Opinion

Fetishizing the Law

A view of Israel's High Court of Justice in session, Jerusalem, August 2, 2018
Marc Israel Sellem

Blushing in shame, I have something awkward to admit: There’s more than a little truth in the arguments put forward by the people in the Education Ministry in charge of high school civics studies. The connection between “the rule of law” and “human rights” is indeed very problematic. In fact, it hardly exists.

Overloading the word “law” with too many tasks is a well-known syndrome. Sometimes it approaches total fetishism. As if “law” is the be-all and end-all, and in its sacred clauses can be found an answer to every question. But the law is simply the law. It deals with prohibitions, permissions and proceedings. No less, but also not much more.

“The rule of law” is not a guaranteed recipe for redemption. To be honest, it’s not a guarantee of anything. As formally defined it is no more than a transformation of the monarchy, the priesthood and other arbitrary rulers into a system of open, clear and agreed-upon operating instructions for leading a state. A kind of app for running a large office, whose employees and executives are committed to following it. Apps, as we know, can’t translate abstract values into algorithms.

The concept of “human rights” is an even more complicated creature. It deals with abstract values, with axioms, with philosophical assumptions. Are human beings really equal? Is “human dignity” a clear concept? Is “freedom of speech” really freedom? By virtue of its very existence, it is meant to limit the rule of law, to restrict its power. Its natural place, therefore, is in a constitution (when there is one), a bit more distant from the grasping fingers of the legislators. And even there, lawmakers love to abuse it. And so it often happens that the systems of “rule of law” and “human rights” live side by side in phlegmatic and lazy coexistence, without disturbing each other.

Israel is an excellent example of the lack of connection between the two. Israeli law explicitly and transparently avoids granting its subjects some of the most fundamental rights: not equality, not freedom of religion, not full freedom of speech, not full right to property and not even the right to marry as one chooses. Not to mention the so-called nation-state law and the innumerable crimes and acts of evil that take place daily in the occupied territories. And all find refuge in the shade of the broad wings of the rule of law.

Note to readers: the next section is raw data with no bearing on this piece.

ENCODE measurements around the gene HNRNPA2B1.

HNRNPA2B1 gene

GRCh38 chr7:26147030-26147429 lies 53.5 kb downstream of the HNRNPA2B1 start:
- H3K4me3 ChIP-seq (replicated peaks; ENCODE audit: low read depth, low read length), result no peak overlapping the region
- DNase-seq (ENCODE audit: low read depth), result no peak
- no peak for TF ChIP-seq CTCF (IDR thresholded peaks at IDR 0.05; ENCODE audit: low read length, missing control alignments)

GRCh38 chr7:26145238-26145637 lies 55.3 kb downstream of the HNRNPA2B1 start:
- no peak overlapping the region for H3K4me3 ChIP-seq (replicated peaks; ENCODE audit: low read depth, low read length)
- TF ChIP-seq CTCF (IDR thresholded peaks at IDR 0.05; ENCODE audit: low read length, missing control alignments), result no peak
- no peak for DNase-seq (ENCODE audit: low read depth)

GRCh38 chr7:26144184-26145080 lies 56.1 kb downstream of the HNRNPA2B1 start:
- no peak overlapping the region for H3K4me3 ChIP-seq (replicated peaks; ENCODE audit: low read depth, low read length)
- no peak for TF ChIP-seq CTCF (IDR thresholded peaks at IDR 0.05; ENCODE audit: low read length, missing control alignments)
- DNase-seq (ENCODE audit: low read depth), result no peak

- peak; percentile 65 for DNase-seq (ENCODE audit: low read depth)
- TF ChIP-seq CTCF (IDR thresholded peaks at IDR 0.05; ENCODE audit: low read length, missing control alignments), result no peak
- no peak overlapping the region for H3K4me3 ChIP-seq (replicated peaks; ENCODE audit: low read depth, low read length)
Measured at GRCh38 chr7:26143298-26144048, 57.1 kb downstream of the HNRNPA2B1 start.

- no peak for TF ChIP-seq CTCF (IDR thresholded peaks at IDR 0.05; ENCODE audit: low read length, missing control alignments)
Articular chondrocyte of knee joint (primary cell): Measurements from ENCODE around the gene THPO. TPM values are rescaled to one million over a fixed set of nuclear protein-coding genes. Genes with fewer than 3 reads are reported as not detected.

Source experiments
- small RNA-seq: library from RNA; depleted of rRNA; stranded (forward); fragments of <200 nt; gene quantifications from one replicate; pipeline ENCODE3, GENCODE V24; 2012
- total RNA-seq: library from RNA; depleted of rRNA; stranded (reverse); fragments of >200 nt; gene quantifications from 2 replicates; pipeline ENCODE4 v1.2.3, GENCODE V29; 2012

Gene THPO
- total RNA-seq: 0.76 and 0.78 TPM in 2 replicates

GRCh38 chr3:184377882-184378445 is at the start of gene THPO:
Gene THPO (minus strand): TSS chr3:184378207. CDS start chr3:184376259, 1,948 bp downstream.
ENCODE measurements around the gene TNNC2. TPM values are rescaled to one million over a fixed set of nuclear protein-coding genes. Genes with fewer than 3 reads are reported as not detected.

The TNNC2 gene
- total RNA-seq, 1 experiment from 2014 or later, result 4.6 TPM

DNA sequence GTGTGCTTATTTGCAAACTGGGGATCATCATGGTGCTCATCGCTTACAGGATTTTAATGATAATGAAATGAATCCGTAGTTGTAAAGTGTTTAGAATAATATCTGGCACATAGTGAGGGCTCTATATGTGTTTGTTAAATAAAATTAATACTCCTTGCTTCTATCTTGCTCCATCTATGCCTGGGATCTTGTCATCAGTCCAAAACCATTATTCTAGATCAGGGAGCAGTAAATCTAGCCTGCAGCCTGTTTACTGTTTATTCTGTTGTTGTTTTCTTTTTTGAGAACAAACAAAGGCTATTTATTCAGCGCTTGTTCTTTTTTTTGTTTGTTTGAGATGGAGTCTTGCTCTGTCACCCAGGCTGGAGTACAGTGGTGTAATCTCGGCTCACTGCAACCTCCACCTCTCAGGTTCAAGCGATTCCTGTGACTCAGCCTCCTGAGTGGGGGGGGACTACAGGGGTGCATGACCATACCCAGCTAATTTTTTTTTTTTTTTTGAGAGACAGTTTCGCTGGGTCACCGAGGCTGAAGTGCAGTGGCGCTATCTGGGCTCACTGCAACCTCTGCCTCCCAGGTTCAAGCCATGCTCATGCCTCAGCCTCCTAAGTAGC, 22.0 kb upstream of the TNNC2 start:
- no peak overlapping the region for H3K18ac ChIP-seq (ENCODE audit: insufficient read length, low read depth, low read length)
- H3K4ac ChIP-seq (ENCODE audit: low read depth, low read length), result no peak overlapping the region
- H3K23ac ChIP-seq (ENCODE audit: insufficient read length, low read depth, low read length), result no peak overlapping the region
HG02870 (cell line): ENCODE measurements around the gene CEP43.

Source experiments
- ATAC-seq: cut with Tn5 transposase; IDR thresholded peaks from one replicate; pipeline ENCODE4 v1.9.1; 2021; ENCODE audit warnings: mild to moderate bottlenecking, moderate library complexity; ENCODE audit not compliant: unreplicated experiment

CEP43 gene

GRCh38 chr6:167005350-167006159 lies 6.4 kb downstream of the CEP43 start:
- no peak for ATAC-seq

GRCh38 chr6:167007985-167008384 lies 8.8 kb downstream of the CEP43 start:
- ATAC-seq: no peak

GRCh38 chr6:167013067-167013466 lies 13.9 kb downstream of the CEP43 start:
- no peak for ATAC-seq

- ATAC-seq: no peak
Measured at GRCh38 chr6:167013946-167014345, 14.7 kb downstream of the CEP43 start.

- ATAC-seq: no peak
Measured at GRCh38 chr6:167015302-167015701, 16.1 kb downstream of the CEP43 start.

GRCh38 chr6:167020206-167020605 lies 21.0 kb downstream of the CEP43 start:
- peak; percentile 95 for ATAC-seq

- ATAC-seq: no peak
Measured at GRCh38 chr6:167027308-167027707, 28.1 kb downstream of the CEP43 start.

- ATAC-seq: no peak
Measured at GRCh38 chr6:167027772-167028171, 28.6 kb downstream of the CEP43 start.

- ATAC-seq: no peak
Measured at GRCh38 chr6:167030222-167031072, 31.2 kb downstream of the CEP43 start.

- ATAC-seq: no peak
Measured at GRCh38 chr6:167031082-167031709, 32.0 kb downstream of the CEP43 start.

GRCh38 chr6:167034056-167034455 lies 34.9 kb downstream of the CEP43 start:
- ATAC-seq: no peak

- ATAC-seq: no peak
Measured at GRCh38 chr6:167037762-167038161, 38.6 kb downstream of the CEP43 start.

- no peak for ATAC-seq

Unfortunately for those devout believers in “the law,” humanistic values are born and preserved by ideologies, not judicial systems. Religious, racist, capitalist or fascist ideologies will each enact a “rule of law” that is to its own liking: a rule of law that is religious, racist, capitalist or fascist. Only one worldview, the one known as “enlightenment,” places the human being at the center. Not God, not a particular race, not wealth, not the state. Only the human being. Which is why only enlightenment (and its adopted daughter, democracy) is committed to creating a “rule of law” that is focused on human beings and their rights.

Strange half-breeds like “illiberal democracy” or “Jewish and democratic state” are irrelevant oxymorons. They are cunning and clumsy attempts to evade the binding grasp of enlightenment and are surefire recipes for corruption and evil. They contain exemplary “rules of law” and trash cans filled with human rights.

In closing, a multiple-choice question for civics students. While sitting in an Alabama prison, human rights champion Martin Luther King Jr. wrote, “We should never forget that everything Adolph Hitler did in Germany was ‘legal.’ … It was ‘illegal’ to aid and comfort a Jew in Hitler’s Germany.” So tell me, dear students, what have you learned from MLK’s words about the rule of law?

(The correct answer is C., “Yalla, he was just a Black Sambo goy. Get him out of my face.”)